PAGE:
Here we go – MORE dastardliness exposed – Fluoride in the water, toothpaste etc foisted upon humanity – look what it does to us.
Sure, we already knew fluoride was dangerous, but the more I look into it the more upsetting it is. Why is this being added to our water?
I recently came across a study published in the Institute of Environmental Health Sciences journal Environmental Health Perspectives shows that fluoride actually damages our brain and the way it develops. This is something that causes significantly lower IQ levels in humans. Yes, you could possibly have been much smarter than you are now if it weren’t for all that fluoride in the water if you want to look at it that way.
For this study, researchers from China Medical University in Shenyang and Harvard University’s School of Public Health worked together to study the effects of fluoride on children by evaluating 27 different fluoride studies. They reviewed each one intensively and found that there are without a doubt strong indications that fluoride exposure in children, in particular, is HIGHLY problematic. They found it dramatically affects proper cognitive development and brain formation from a young age. It seems children who live in areas where the water supplies are artificially fluoridated had far lower IQs than those in non-fluoridated areas.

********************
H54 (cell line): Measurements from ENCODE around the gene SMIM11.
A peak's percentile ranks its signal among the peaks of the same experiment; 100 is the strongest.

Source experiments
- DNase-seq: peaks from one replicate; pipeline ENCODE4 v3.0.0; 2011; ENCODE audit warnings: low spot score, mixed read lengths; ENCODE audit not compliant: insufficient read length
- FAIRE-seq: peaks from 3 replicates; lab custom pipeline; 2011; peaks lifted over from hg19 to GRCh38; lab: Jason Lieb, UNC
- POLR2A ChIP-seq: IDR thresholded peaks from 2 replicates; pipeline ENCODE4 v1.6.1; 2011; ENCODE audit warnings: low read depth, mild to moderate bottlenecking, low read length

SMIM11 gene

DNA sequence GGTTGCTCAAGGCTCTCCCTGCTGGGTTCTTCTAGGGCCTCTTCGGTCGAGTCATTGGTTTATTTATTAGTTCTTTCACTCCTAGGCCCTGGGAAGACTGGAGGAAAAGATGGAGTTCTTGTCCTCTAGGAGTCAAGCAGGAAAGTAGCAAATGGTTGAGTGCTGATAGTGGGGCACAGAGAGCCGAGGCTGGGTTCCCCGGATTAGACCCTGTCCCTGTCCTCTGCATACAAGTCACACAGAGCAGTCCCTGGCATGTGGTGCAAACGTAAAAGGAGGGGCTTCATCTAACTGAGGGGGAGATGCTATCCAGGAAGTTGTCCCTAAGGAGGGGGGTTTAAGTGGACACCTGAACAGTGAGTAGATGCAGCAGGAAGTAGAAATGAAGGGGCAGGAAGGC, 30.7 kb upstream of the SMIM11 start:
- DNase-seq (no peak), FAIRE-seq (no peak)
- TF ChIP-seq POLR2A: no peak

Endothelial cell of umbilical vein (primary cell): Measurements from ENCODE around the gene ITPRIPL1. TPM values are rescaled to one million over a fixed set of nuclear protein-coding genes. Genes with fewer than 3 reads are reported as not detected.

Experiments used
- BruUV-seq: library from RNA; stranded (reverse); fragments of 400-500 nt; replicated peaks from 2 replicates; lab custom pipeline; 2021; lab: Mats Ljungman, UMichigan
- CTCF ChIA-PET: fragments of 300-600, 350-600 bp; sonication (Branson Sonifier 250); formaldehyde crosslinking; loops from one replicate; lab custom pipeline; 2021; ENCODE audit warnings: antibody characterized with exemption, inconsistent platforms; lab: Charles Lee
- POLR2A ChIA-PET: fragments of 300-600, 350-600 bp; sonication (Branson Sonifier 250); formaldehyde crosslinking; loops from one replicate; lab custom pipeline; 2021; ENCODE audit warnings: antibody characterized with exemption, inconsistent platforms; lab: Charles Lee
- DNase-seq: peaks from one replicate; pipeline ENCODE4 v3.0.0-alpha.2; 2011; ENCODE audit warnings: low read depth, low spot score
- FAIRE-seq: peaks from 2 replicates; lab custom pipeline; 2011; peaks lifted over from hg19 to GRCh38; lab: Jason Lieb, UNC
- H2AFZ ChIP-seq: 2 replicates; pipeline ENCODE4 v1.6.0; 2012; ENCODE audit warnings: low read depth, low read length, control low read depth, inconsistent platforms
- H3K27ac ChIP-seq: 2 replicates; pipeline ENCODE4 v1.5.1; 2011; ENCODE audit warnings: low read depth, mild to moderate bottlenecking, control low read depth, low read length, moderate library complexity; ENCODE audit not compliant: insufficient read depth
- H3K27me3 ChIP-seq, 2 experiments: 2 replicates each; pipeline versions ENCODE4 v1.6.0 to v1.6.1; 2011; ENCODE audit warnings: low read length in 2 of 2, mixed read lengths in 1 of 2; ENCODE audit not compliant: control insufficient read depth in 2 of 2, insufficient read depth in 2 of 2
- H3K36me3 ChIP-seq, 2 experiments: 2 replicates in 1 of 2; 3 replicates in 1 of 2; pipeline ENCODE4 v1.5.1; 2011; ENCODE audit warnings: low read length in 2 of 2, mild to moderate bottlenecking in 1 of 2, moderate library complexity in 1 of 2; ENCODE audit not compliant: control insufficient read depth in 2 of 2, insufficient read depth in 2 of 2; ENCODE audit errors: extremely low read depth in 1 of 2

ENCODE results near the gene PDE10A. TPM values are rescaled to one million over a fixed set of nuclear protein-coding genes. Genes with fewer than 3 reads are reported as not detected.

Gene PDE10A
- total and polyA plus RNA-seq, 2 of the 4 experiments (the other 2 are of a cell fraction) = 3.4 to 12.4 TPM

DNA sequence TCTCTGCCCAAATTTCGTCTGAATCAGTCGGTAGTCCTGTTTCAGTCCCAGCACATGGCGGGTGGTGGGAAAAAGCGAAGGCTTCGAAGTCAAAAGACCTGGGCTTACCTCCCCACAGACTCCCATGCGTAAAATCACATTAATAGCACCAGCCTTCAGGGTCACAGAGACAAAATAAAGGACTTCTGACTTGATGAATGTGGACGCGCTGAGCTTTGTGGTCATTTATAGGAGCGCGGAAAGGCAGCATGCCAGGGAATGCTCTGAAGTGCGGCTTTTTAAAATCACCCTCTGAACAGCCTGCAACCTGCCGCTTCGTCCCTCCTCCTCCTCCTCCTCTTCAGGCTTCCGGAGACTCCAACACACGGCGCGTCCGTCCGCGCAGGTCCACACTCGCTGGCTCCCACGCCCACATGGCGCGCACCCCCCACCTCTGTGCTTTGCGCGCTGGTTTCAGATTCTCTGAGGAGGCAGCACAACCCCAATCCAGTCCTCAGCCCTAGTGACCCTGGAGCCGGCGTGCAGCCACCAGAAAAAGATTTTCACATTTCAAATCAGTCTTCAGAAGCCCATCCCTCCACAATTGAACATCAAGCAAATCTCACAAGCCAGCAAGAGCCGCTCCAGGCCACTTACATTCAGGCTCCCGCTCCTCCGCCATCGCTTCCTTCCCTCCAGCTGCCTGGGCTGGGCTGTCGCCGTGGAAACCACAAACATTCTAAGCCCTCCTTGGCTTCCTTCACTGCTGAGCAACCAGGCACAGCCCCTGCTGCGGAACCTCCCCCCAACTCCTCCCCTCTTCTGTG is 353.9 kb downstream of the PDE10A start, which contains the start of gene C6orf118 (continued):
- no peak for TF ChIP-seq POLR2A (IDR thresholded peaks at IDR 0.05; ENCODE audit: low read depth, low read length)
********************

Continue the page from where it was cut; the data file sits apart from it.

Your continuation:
The abstract of their study goes as follows:
Background: Although fluoride may cause neurotoxicity in animal models and acute fluoride poisoning causes neurotoxicity in adults, very little is known of its effects on children’s neurodevelopment.
Objective: We performed a systematic review and meta-analysis of published studies to investigate the effects of increased fluoride exposure and delayed neurobehavioral development.
Methods: We searched the MEDLINE, EMBASE, Water Resources Abstracts, and TOXNET databases through 2011 for eligible studies. We also searched the China National Knowledge Infrastructure (CNKI) database, because many studies on fluoride neurotoxicity have been published in Chinese journals only. In total, we identified 27 eligible epidemiological studies with high and reference exposures, end points of IQ scores, or related cognitive function measures with means and variances for the two exposure groups. Using random-effects models, we estimated the standardized mean difference between exposed and reference groups across all studies. We conducted sensitivity analyses restricted to studies using the same outcome assessment and having drinking-water fluoride as the only exposure. We performed the Cochran test for heterogeneity between studies, Begg’s funnel plot, and Egger test to assess publication bias, and conducted meta-regressions to explore sources of variation in mean differences among the studies.
Results: The standardized weighted mean difference in IQ score between exposed and reference populations was –0.45 (95% confidence interval: –0.56, –0.35) using a random-effects model. Thus, children in high-fluoride areas had significantly lower IQ scores than those who lived in low-fluoride areas. Subgroup and sensitivity analyses also indicated inverse associations, although the substantial heterogeneity did not appear to decrease.